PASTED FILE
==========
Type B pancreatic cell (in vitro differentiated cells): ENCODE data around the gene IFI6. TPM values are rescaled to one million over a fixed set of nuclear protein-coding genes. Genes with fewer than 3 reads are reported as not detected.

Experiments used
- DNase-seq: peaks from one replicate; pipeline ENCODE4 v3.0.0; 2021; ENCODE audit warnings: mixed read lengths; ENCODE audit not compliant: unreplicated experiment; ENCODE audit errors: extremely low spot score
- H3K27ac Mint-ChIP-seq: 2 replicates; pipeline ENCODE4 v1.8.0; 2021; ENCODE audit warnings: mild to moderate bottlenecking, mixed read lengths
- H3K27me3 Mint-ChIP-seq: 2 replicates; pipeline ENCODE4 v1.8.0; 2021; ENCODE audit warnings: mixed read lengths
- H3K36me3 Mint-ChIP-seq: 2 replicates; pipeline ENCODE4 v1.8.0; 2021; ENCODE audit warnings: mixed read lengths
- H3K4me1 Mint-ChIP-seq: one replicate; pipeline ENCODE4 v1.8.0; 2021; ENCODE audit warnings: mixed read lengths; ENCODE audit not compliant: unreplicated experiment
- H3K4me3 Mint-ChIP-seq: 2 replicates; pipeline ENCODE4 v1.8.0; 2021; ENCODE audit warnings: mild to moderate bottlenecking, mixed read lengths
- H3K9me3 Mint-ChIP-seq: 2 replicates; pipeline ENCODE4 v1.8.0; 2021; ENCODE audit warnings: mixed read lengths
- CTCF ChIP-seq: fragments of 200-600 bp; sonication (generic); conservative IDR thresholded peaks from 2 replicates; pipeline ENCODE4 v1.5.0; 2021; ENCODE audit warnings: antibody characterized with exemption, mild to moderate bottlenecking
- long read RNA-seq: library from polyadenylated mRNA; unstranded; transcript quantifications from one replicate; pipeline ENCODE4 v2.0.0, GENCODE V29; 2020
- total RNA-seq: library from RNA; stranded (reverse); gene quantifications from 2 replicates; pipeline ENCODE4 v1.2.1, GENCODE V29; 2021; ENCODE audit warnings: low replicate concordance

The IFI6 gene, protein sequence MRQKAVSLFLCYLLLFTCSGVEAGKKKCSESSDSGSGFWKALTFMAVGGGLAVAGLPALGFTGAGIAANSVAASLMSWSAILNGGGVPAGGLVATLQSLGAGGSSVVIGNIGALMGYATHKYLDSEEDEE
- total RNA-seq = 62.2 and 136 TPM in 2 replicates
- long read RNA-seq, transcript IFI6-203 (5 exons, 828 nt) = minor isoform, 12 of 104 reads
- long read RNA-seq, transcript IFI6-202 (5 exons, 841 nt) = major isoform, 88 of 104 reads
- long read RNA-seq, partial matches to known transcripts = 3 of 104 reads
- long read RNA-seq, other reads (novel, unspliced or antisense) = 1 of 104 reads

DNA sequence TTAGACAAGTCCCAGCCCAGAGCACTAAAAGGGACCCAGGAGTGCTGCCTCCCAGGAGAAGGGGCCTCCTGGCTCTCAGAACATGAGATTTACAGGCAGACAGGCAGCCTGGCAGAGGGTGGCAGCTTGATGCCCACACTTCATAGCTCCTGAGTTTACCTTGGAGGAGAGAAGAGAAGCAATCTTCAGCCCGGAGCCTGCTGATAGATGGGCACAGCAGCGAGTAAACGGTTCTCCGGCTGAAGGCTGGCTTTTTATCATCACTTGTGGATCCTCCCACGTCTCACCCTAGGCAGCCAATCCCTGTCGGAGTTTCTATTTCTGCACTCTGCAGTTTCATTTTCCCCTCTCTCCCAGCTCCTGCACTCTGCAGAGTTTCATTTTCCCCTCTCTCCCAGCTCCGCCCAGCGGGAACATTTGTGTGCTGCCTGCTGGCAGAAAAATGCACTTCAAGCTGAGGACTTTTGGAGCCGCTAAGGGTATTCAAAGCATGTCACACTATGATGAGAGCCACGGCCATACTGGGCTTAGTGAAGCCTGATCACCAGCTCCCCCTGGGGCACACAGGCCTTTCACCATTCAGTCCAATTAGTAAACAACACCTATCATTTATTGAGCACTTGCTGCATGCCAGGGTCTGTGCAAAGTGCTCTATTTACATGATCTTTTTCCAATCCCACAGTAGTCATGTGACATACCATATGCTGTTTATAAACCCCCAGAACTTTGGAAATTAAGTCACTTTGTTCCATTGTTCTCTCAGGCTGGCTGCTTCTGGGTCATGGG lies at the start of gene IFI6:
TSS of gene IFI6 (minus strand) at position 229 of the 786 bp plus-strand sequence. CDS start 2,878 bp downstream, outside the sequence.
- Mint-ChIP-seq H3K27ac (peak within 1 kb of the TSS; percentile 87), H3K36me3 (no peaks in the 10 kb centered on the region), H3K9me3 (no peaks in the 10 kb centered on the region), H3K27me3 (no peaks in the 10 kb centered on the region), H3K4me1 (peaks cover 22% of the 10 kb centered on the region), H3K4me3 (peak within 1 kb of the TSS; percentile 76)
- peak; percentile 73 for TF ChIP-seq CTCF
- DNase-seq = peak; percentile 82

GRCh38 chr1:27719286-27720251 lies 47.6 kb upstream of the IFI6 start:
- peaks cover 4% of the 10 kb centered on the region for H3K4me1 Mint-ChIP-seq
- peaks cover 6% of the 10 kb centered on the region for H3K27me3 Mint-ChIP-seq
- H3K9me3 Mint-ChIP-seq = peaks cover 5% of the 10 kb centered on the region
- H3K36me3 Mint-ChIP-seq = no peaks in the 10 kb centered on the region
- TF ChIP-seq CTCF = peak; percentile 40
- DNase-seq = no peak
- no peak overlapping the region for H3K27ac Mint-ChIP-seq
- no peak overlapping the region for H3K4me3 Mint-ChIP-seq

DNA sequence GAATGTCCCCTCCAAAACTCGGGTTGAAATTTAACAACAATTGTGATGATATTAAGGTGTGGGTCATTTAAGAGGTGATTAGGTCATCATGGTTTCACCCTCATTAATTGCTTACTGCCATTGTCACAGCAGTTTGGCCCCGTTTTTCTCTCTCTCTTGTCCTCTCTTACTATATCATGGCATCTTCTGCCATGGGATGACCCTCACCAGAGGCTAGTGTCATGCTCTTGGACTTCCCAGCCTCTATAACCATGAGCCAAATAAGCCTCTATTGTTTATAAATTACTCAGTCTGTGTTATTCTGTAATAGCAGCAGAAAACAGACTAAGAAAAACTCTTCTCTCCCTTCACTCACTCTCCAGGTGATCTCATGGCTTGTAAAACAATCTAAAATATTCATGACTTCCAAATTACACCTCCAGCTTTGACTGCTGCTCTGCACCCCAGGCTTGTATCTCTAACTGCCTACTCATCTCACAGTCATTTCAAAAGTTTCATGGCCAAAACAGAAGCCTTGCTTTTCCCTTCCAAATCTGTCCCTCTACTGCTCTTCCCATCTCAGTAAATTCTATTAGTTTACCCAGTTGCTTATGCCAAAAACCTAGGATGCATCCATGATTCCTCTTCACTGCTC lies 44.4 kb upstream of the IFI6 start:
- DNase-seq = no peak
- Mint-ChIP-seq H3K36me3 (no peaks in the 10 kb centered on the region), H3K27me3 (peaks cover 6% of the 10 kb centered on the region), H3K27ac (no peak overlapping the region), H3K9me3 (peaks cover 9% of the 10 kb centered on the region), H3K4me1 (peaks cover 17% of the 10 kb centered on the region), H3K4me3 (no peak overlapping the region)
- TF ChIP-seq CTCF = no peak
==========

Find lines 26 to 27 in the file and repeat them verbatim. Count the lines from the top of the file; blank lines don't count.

- peaks cover 6% of the 10 kb centered on the region for H3K27me3 Mint-ChIP-seq
- H3K9me3 Mint-ChIP-seq = peaks cover 5% of the 10 kb centered on the region